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Rabbit rehoming crisis

Rabbit family

Authored on: 14 March 2023

All across the country, animal charities are dealing with a rabbit rehoming crisis. The number of abandoned and unwanted rabbits has increased drastically, while the number of adoptions has decreased.

In 2021, we rehomed 121 rabbits, but in 2022 that number fell to just 53 - a decrease of 56%.

Space at our centre is limited, with housing for just 15 rabbits. Our waiting list for rabbits is always very long but we can't take in a new rabbit until we have rehomed one. We have a team of dedicated rabbit fosterers who look after our rabbits in their homes, which increases the number of rabbits our charity can accommodate at any one time, but this still isn't enough to help all the rabbits that need us.

Why are so many rabbits being given up?

The cost of living crisis is a big factor as people simply cannot afford the costs associated with rabbits. Research by the national RSPCA has estimated that the average cost of keeping a pair of rabbits is over £1,500 per year, NOT including veterinary costs for illness, injury, or disease. We have also seen an increase in the number of pregnant rabbits and unplanned litters being given up, as less people can afford to have their male/female pairs neutered.

Earlier this year we took in a pair of unneutered rabbits who had been abandoned with their 4 one-month-old babies. We immediately separated mum and dad, Feyre and Rhysand, and were hoping that Feyre would not already be pregnant again as rabbits can become pregnant just 24 hours after giving birth. A few weeks later, Feyre gave birth to 7 babies, more than doubling the number of rabbits we had originally taken in.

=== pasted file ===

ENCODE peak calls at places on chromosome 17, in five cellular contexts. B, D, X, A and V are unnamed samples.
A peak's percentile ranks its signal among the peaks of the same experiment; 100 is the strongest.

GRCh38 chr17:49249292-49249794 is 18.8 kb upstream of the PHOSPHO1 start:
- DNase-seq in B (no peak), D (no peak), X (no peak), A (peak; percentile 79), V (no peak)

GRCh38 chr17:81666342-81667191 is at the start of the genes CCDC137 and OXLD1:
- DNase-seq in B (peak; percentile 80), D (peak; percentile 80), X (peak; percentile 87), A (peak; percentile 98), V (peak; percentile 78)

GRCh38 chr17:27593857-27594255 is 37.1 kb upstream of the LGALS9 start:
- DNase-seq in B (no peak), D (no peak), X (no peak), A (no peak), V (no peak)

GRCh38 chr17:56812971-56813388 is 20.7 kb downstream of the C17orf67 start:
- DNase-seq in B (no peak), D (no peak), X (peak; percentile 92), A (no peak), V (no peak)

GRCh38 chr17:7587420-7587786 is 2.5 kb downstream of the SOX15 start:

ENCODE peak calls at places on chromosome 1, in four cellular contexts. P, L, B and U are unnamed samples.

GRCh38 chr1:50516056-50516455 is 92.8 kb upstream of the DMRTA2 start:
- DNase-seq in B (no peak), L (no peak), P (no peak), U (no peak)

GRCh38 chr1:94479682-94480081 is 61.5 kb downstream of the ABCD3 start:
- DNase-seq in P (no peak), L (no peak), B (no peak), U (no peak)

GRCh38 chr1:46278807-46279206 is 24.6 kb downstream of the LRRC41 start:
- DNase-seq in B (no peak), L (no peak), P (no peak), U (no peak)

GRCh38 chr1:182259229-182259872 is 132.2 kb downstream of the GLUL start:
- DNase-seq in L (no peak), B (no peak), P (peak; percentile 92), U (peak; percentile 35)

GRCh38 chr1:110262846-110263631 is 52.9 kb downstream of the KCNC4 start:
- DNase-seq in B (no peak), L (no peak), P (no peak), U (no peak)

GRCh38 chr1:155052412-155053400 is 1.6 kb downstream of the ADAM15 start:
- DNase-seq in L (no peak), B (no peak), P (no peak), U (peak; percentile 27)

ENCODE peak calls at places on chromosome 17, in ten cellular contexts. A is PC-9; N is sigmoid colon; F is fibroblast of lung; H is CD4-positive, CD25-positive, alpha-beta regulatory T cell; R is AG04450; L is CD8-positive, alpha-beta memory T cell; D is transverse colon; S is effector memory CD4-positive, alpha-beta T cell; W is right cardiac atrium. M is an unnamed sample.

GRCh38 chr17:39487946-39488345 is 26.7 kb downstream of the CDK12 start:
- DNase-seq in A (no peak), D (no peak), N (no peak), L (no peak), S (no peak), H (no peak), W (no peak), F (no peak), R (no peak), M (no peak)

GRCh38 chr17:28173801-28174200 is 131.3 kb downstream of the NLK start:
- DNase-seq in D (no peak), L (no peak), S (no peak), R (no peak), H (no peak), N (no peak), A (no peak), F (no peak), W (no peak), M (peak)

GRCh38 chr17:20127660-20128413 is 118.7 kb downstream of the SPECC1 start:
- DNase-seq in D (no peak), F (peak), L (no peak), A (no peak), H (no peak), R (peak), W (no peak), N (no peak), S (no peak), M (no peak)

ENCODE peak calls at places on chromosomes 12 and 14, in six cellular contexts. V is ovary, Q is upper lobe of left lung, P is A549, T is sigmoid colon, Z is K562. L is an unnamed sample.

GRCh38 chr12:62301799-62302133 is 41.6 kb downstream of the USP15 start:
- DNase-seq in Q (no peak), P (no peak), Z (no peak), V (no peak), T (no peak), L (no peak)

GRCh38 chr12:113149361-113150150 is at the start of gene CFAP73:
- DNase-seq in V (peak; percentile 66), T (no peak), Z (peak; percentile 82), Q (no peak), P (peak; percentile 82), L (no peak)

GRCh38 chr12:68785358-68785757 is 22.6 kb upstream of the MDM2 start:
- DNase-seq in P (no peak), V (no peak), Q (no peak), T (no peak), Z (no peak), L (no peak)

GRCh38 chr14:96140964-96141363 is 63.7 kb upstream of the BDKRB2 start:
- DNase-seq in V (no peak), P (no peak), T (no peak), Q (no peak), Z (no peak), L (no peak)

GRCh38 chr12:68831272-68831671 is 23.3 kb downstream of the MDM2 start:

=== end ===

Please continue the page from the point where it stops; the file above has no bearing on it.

What can be done?

If you are thinking about adding a rabbit to your family, do your research. Rabbits can live for 10-12 years and need a lot of care and attention, so they are a big commitment.

Rabbits need companions of their own kind - they shouldn't be kept alone. A pair of average sized rabbits need a minimum area of 3m x 2m x 1m high (10ft x 6.5ft x 3.5ft), comprising a sheltered living area with a permanently attached run. Most pre-built hutches are not big enough for rabbits to live healthy and happy lives, and larger or custom-made accommodation can be expensive.

Consider adopting from a rescue rather than buying from a pet shop or breeder - when you adopt a rabbit, another one can take its place in the rescue. Reputable rescues will have certain veterinary treatments and checks done before adoption, which can cost a lot more than the adoption fee if you pay yourself at your own vet. All our rabbits are neutered before adoption if they are old enough, or adopted with a voucher for neutering if they are younger. Our rabbits also have a full health check by our vet, are vaccinated for R(V)HD, R(V)HD2 and Myxo, so they are protected for the first year, and are microchipped. Every rabbit adopted from us also comes home with 4 weeks free pet insurance.

Ensure your rabbits are neutered as soon as they are old enough. If you adopt a young male/female pair, they will need to be separated from 12 weeks of age until a month after they are neutered, as male rabbits can remain fertile for up to 4 weeks after neutering.

Get insurance. While daily care costs can be manageable, an unexpected vet bill for illness, injury or disease can be very expensive. There are several different types of insurance, with life-time cover being the most comprehensive - any new illness, injury or disease will be covered by the insurance for the life of the rabbit.

If you're looking to adopt, you can view all our available rabbits here.